Pair your cycling shorts with cycling jerseys. There are separate jerseys for cold weather and warm weather. Considering the mild to warm weather across India for most of the year, a regular short sleeve cycling jersey would work just fine.
Scott offers a decent technical cycling jersey (Rs 2,990) that allows air flow, wicks away sweat and yet dries quickly. It has the standard three quick access pockets that can be used to keep your phone, keys, nutrition supplements or even a bottle of water.
Castelli, again, is a good yet more expensive option.
(Representative image) Tracking your rides can help you improve in the long run.
If you are runner transitioning to or taking up cycling, you could use your existing GPS watch like a Garmin or Coros to track your rides. However, if you are more serious about the cycling and want to track important cycling metrics such as power, cadence, speed, etc., you are better off buying a dedicated bike computer.
Garmin, hands down, is the leader in this field and offers plenty of choice at multiple price points. Its entry-level Garmin Edge 520 Plus is priced at Rs 17,990 while its highest selling model in India is the Edge 530 Bundle, complete with speed and cadence sensors and a heart rate monitor strap.
These computers sit conveniently on your handle bar and you can not only track your speed, distance, heart rate, time spent on bike, but also your cadence, the power you generate and even load route maps on the device. They also allow you to load your custom cycling workouts onto the unit which you can then easily follow.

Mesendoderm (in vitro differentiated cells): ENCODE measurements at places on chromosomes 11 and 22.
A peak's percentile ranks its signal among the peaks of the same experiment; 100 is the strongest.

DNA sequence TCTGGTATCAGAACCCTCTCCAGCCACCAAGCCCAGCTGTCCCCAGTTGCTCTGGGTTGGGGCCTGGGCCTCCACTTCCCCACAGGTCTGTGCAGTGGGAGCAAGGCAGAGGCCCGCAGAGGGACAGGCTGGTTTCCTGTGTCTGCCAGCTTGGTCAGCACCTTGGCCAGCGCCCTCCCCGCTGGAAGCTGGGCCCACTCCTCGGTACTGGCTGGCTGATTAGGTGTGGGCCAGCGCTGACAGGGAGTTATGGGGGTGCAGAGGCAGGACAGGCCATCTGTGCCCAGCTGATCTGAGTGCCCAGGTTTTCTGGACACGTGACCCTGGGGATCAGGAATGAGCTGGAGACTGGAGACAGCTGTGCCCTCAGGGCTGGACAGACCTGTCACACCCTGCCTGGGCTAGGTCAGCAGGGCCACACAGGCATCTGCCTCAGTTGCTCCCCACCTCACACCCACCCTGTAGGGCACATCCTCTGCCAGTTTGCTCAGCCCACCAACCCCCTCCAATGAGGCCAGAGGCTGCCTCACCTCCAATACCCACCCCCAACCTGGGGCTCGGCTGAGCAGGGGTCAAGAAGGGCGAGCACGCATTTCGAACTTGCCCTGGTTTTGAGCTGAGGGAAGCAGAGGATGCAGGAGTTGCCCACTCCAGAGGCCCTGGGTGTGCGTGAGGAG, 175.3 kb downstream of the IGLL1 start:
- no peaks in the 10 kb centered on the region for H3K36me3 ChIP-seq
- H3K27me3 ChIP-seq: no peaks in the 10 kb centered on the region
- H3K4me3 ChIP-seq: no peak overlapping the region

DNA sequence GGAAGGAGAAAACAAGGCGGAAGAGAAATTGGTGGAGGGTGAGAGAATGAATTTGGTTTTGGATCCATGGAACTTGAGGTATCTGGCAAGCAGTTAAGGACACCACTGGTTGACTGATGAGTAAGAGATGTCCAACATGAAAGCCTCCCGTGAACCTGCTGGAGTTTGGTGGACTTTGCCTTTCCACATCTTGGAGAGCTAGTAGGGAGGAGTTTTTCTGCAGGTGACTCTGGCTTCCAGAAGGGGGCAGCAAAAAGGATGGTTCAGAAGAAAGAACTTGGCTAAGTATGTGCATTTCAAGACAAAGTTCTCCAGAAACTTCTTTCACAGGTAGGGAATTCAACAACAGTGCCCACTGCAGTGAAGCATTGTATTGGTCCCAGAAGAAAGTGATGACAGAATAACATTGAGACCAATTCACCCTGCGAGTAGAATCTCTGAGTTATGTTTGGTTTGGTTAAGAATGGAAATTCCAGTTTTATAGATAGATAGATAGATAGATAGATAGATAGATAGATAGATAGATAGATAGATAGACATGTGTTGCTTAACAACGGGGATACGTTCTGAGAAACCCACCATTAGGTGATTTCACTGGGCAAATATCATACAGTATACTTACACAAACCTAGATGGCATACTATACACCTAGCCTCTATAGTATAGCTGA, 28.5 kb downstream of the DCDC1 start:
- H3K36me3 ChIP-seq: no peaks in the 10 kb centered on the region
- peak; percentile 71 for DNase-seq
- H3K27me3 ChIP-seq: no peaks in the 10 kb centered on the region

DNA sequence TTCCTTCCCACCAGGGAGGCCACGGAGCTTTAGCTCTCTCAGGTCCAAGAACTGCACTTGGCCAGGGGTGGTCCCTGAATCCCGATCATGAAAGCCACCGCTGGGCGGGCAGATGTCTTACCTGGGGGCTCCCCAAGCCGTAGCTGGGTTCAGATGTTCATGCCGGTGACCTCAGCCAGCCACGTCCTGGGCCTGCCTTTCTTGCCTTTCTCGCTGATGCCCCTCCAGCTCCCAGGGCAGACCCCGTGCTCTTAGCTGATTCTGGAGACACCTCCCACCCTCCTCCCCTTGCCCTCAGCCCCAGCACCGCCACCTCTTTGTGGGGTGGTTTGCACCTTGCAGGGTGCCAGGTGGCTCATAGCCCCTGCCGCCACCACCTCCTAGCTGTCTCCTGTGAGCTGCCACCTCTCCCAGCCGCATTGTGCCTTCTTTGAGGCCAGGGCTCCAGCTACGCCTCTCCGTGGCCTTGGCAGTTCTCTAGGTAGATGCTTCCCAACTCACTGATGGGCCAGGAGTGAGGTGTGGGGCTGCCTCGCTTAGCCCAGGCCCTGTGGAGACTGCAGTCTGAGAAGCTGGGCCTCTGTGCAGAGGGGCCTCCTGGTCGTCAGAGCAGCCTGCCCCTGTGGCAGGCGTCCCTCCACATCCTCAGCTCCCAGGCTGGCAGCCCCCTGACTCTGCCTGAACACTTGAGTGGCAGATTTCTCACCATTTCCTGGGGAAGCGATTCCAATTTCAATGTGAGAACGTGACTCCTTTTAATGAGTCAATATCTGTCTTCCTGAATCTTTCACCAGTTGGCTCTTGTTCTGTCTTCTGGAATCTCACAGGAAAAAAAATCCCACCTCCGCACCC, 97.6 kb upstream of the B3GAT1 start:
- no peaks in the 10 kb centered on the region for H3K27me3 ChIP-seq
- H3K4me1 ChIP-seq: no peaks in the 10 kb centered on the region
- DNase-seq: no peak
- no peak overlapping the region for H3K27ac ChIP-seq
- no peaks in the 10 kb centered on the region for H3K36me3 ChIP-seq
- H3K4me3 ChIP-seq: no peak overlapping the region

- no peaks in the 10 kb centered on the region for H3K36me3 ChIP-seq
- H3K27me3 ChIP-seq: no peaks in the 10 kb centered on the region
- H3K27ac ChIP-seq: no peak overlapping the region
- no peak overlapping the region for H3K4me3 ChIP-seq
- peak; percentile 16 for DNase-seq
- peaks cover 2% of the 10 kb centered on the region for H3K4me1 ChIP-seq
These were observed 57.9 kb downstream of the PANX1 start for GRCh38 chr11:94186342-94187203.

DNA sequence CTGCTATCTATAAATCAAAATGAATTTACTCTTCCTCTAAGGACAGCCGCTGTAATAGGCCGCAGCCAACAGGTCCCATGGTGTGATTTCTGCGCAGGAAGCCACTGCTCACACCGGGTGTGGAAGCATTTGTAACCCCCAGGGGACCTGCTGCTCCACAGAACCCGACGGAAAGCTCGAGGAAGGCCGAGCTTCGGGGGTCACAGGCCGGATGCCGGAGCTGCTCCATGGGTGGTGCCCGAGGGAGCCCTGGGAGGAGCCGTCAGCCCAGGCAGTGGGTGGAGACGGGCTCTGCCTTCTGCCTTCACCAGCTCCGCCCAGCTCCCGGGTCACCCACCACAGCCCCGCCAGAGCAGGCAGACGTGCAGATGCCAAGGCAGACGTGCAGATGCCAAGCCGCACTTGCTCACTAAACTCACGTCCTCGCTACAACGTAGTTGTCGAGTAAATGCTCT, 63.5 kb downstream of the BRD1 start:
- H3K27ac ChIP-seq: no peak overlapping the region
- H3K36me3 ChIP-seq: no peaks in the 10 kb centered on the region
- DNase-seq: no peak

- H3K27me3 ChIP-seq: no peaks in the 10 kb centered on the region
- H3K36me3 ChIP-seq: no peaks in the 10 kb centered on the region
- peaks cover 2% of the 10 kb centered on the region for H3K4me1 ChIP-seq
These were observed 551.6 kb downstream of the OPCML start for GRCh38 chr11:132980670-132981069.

Using the Garmin app on your smartphone or computer, you can access all data about all your rides and analyse how you fared at what point in time during the ride.
(Representative image). Sunglasses protect your eyes against dirt and stone chips as well as light.
In cycling, sunglasses serve a higher purpose than looking good. They provide protection to your eyes. Since cyclists share the road with other faster and bigger vehicles, stray stone chips are a constant hazard. Dust, pollution and flies gunning straight for your eyes are also a problem. If your vision is compromised even for a moment, it could well lead to a serious mishap. So, it’s best to ride with sunglasses or cycling glasses on.
The most iconic wrap-around cycling glasses are the Oakley Jawbreakers (Rs 11,490 to Rs 12,590). They come in some eye-catching colours. The lens is made of Oakley’s patented material, Plutonite, which is shatter proof and pretty much unbreakable.